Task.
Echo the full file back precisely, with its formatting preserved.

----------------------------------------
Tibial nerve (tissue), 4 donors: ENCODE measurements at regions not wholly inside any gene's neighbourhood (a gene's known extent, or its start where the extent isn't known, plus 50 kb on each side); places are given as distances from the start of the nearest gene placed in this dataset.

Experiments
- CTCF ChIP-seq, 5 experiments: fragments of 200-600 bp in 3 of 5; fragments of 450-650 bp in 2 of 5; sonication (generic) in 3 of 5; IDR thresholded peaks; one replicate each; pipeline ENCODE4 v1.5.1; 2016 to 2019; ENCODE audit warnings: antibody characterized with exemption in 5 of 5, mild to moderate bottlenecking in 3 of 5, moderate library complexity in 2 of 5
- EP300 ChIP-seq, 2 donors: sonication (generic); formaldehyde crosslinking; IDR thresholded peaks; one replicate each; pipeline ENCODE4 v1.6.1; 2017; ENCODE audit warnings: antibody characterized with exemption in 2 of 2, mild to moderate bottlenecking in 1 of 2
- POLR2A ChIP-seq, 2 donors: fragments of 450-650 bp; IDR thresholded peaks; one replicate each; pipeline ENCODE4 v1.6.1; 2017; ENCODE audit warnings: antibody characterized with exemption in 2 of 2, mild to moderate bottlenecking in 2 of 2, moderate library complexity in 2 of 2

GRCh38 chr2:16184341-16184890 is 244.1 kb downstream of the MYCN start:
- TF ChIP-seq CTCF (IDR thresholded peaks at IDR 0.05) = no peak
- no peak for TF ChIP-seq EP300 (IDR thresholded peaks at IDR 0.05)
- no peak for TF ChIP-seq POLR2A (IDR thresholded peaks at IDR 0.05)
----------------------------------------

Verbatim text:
Tibial nerve (tissue), 4 donors: ENCODE measurements at regions not wholly inside any gene's neighbourhood (a gene's known extent, or its start where the extent isn't known, plus 50 kb on each side); places are given as distances from the start of the nearest gene placed in this dataset.

Experiments
- CTCF ChIP-seq, 5 experiments: fragments of 200-600 bp in 3 of 5; fragments of 450-650 bp in 2 of 5; sonication (generic) in 3 of 5; IDR thresholded peaks; one replicate each; pipeline ENCODE4 v1.5.1; 2016 to 2019; ENCODE audit warnings: antibody characterized with exemption in 5 of 5, mild to moderate bottlenecking in 3 of 5, moderate library complexity in 2 of 5
- EP300 ChIP-seq, 2 donors: sonication (generic); formaldehyde crosslinking; IDR thresholded peaks; one replicate each; pipeline ENCODE4 v1.6.1; 2017; ENCODE audit warnings: antibody characterized with exemption in 2 of 2, mild to moderate bottlenecking in 1 of 2
- POLR2A ChIP-seq, 2 donors: fragments of 450-650 bp; IDR thresholded peaks; one replicate each; pipeline ENCODE4 v1.6.1; 2017; ENCODE audit warnings: antibody characterized with exemption in 2 of 2, mild to moderate bottlenecking in 2 of 2, moderate library complexity in 2 of 2

GRCh38 chr2:16184341-16184890 is 244.1 kb downstream of the MYCN start:
- TF ChIP-seq CTCF (IDR thresholded peaks at IDR 0.05) = no peak
- no peak for TF ChIP-seq EP300 (IDR thresholded peaks at IDR 0.05)
- no peak for TF ChIP-seq POLR2A (IDR thresholded peaks at IDR 0.05)